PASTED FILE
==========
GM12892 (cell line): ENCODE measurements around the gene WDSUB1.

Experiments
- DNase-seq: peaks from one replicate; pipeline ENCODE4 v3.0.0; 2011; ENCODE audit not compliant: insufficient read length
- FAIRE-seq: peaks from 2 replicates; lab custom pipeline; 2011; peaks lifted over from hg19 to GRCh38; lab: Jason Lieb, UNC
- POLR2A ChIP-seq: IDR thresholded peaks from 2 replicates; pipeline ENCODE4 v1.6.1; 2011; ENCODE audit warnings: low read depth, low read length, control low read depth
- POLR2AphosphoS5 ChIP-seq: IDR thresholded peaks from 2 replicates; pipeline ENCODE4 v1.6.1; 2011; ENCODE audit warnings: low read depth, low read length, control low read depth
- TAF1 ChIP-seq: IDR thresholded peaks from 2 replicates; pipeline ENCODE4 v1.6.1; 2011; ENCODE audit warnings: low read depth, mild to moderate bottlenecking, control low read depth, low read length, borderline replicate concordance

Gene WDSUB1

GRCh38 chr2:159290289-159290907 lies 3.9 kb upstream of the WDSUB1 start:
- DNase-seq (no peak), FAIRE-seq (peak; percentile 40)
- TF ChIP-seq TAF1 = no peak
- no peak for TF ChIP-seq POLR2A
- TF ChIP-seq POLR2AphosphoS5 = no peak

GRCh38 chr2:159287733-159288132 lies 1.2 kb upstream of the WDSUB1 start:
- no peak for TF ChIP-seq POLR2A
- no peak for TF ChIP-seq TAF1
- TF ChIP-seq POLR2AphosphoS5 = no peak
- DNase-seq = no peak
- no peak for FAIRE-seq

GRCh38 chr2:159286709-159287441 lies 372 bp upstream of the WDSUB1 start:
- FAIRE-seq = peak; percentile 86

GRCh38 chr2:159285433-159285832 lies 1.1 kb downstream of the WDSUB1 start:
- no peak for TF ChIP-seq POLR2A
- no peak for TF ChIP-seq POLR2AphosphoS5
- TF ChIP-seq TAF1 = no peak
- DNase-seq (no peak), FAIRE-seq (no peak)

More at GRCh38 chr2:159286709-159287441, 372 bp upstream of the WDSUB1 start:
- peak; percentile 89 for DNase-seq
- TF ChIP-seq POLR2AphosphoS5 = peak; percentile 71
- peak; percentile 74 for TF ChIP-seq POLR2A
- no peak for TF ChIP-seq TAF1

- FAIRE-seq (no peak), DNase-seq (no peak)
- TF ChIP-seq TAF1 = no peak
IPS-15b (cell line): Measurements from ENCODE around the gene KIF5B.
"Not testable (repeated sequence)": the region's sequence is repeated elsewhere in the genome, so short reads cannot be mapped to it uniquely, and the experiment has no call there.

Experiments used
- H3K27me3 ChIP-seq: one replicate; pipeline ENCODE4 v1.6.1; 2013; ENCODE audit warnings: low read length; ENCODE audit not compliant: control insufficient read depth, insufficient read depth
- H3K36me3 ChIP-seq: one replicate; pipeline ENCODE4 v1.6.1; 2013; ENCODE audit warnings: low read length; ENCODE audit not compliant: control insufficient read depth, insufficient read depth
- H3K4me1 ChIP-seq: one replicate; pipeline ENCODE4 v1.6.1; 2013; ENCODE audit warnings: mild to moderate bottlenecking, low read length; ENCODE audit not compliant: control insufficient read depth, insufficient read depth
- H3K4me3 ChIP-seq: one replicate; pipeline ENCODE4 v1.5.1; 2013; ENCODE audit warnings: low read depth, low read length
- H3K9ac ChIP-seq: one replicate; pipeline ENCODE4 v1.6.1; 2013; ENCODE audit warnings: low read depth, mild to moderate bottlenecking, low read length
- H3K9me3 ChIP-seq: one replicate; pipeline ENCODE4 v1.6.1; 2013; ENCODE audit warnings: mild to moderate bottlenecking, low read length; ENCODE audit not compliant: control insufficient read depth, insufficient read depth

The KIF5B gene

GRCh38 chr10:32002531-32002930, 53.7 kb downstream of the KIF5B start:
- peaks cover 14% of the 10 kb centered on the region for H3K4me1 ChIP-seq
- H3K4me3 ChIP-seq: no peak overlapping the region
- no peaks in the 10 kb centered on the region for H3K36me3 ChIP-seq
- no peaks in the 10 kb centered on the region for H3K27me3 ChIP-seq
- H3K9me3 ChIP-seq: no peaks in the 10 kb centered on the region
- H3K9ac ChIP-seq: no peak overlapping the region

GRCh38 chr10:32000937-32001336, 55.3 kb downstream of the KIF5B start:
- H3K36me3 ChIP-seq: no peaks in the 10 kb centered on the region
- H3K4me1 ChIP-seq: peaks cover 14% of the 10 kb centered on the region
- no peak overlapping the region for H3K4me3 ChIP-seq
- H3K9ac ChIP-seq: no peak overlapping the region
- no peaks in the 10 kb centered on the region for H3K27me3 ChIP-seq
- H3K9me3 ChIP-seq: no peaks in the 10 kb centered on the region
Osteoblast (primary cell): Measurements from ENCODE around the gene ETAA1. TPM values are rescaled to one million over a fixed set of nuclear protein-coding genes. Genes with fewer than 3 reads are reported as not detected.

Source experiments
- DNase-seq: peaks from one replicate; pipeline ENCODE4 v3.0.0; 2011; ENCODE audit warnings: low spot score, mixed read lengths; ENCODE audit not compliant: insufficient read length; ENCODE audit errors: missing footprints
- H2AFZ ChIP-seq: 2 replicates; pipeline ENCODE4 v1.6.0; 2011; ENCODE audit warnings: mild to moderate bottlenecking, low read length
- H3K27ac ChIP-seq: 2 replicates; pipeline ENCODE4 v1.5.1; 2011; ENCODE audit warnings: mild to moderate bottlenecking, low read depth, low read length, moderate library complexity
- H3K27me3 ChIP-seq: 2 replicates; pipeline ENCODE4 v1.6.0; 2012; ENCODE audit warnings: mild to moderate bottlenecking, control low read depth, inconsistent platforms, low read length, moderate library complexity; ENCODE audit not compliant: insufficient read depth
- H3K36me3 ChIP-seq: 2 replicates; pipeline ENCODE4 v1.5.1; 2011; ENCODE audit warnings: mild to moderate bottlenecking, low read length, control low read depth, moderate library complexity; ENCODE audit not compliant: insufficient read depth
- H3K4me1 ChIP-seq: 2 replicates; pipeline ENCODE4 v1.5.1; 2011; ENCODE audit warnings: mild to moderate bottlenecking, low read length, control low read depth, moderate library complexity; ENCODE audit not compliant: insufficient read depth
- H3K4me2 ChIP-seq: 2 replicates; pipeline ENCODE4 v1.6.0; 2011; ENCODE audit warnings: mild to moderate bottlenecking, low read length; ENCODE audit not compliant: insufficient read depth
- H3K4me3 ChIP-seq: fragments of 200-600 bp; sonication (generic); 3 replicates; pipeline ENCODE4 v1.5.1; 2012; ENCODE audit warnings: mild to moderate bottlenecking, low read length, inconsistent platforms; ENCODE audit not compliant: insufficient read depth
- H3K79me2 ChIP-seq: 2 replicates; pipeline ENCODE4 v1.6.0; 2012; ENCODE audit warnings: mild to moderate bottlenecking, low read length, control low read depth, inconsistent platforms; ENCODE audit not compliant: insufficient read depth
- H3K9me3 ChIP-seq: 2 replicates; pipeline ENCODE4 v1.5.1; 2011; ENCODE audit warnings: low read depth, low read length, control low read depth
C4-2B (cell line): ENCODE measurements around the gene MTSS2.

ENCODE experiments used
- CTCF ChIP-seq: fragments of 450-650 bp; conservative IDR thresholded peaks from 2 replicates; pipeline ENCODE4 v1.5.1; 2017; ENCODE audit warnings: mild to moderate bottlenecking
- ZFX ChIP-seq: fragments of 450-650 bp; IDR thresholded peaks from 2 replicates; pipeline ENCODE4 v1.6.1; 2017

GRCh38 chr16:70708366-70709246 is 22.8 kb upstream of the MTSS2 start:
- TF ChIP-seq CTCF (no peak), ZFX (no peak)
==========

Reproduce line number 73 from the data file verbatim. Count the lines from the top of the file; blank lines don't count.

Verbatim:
- ZFX ChIP-seq: fragments of 450-650 bp; IDR thresholded peaks from 2 replicates; pipeline ENCODE4 v1.6.1; 2017